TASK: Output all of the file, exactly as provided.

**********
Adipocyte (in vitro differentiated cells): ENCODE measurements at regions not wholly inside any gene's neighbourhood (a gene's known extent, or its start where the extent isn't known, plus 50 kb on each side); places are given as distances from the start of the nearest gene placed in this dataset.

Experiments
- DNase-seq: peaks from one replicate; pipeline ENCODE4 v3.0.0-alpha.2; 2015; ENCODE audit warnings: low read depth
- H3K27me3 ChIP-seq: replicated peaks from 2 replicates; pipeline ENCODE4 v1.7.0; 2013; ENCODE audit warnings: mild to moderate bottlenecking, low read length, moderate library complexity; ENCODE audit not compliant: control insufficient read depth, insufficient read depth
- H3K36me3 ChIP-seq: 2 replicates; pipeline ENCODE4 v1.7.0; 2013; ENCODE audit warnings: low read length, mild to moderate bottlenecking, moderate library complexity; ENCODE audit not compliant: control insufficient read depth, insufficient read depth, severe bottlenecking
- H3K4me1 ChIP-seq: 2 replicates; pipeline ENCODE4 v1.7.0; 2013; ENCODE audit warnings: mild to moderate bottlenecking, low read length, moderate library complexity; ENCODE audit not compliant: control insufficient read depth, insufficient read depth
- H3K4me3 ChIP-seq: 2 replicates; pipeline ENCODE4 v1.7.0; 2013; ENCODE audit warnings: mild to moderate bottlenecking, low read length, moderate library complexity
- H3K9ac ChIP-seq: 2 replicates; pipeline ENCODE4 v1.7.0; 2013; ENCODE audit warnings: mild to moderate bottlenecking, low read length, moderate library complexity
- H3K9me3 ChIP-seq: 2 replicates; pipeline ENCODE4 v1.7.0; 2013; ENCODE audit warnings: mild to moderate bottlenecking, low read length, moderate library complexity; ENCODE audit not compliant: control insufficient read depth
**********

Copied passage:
Adipocyte (in vitro differentiated cells): ENCODE measurements at regions not wholly inside any gene's neighbourhood (a gene's known extent, or its start where the extent isn't known, plus 50 kb on each side); places are given as distances from the start of the nearest gene placed in this dataset.

Experiments
- DNase-seq: peaks from one replicate; pipeline ENCODE4 v3.0.0-alpha.2; 2015; ENCODE audit warnings: low read depth
- H3K27me3 ChIP-seq: replicated peaks from 2 replicates; pipeline ENCODE4 v1.7.0; 2013; ENCODE audit warnings: mild to moderate bottlenecking, low read length, moderate library complexity; ENCODE audit not compliant: control insufficient read depth, insufficient read depth
- H3K36me3 ChIP-seq: 2 replicates; pipeline ENCODE4 v1.7.0; 2013; ENCODE audit warnings: low read length, mild to moderate bottlenecking, moderate library complexity; ENCODE audit not compliant: control insufficient read depth, insufficient read depth, severe bottlenecking
- H3K4me1 ChIP-seq: 2 replicates; pipeline ENCODE4 v1.7.0; 2013; ENCODE audit warnings: mild to moderate bottlenecking, low read length, moderate library complexity; ENCODE audit not compliant: control insufficient read depth, insufficient read depth
- H3K4me3 ChIP-seq: 2 replicates; pipeline ENCODE4 v1.7.0; 2013; ENCODE audit warnings: mild to moderate bottlenecking, low read length, moderate library complexity
- H3K9ac ChIP-seq: 2 replicates; pipeline ENCODE4 v1.7.0; 2013; ENCODE audit warnings: mild to moderate bottlenecking, low read length, moderate library complexity
- H3K9me3 ChIP-seq: 2 replicates; pipeline ENCODE4 v1.7.0; 2013; ENCODE audit warnings: mild to moderate bottlenecking, low read length, moderate library complexity; ENCODE audit not compliant: control insufficient read depth